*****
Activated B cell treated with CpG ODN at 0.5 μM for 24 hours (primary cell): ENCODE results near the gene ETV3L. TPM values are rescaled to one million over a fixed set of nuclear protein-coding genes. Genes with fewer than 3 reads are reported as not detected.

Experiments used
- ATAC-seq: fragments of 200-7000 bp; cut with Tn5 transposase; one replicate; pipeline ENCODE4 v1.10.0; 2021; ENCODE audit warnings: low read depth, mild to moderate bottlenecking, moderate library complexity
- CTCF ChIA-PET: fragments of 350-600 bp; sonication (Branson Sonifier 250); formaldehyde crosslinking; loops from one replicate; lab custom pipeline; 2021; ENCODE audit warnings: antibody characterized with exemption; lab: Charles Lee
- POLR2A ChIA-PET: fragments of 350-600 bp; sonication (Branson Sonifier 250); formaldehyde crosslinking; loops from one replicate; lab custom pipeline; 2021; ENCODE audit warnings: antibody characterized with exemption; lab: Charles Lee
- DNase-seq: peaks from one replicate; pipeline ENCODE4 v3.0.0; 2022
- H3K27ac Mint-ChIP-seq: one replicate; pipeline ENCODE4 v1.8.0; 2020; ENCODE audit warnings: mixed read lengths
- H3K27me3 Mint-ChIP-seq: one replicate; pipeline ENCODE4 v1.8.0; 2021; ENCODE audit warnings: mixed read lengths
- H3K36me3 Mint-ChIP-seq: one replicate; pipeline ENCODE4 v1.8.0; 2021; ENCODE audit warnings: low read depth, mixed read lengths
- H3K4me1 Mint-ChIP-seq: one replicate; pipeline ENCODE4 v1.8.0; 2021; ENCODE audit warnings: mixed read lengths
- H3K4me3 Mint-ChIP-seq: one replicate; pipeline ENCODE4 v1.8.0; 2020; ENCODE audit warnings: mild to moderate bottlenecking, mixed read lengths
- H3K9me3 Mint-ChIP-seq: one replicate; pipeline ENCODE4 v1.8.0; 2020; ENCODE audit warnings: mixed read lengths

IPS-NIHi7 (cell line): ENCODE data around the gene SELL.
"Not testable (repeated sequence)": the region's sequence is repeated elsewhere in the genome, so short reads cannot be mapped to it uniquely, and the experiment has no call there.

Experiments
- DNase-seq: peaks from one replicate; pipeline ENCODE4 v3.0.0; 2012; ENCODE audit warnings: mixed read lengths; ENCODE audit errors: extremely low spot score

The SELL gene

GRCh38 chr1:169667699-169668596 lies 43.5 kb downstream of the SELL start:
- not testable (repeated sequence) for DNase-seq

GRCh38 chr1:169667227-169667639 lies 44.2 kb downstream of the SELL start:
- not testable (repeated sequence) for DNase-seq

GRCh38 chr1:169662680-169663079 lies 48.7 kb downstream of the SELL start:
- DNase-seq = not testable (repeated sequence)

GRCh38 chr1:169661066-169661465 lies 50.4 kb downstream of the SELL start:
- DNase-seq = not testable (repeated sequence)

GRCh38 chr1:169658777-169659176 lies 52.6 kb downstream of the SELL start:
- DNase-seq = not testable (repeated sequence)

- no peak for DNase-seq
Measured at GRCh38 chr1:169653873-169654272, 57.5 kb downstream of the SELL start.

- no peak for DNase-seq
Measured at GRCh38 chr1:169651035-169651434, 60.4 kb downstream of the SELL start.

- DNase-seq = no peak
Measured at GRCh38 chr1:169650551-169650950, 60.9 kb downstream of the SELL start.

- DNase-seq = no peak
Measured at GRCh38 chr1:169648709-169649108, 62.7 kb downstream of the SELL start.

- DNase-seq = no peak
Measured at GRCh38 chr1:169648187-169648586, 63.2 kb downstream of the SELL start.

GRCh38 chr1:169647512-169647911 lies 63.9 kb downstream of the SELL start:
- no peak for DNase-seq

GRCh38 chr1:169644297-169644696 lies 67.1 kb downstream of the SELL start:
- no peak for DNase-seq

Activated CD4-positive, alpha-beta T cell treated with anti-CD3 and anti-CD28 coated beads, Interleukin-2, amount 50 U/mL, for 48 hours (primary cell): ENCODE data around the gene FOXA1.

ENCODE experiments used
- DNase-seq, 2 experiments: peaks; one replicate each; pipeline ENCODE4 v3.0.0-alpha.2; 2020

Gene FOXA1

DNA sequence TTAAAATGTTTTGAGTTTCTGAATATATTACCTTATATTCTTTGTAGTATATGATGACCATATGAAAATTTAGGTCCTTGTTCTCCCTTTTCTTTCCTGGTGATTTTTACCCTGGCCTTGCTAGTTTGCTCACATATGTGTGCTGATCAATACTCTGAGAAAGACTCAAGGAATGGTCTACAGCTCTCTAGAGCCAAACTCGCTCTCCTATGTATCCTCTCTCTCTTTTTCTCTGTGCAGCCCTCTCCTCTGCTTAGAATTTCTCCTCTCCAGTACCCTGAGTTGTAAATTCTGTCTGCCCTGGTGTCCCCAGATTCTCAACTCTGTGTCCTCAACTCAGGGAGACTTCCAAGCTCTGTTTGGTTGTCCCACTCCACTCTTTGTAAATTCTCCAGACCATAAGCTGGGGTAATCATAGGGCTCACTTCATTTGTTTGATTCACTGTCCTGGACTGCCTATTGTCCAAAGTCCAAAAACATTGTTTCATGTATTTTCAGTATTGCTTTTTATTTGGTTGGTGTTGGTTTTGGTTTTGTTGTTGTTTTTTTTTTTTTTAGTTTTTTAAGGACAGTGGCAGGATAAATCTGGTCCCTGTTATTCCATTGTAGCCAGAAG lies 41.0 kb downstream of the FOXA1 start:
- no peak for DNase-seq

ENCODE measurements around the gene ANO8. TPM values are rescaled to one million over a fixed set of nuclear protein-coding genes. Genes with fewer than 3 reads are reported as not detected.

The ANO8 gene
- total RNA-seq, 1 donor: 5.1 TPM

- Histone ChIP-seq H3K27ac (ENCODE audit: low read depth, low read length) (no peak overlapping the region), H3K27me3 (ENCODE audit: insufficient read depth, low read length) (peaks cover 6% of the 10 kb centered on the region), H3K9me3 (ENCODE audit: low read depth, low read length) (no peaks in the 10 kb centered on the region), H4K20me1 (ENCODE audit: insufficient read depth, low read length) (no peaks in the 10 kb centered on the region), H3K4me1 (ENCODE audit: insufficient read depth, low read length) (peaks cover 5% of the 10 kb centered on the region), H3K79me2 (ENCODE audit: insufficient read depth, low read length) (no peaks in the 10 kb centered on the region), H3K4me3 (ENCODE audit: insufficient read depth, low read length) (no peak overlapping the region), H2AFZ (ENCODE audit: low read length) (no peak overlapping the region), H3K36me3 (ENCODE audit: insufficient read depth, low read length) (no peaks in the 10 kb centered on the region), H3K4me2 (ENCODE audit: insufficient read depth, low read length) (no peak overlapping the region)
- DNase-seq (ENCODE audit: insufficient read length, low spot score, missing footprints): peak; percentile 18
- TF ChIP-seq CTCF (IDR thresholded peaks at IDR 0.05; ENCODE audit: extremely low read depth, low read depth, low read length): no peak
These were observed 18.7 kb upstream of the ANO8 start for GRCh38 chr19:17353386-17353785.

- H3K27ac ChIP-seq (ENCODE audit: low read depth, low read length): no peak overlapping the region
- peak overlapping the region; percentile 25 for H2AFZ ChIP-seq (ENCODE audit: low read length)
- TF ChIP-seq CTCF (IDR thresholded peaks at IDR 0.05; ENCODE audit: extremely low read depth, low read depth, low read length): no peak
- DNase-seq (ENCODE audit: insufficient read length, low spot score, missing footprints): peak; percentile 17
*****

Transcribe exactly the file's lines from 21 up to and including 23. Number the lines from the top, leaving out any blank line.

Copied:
- not testable (repeated sequence) for DNase-seq

GRCh38 chr1:169662680-169663079 lies 48.7 kb downstream of the SELL start:
- DNase-seq = not testable (repeated sequence)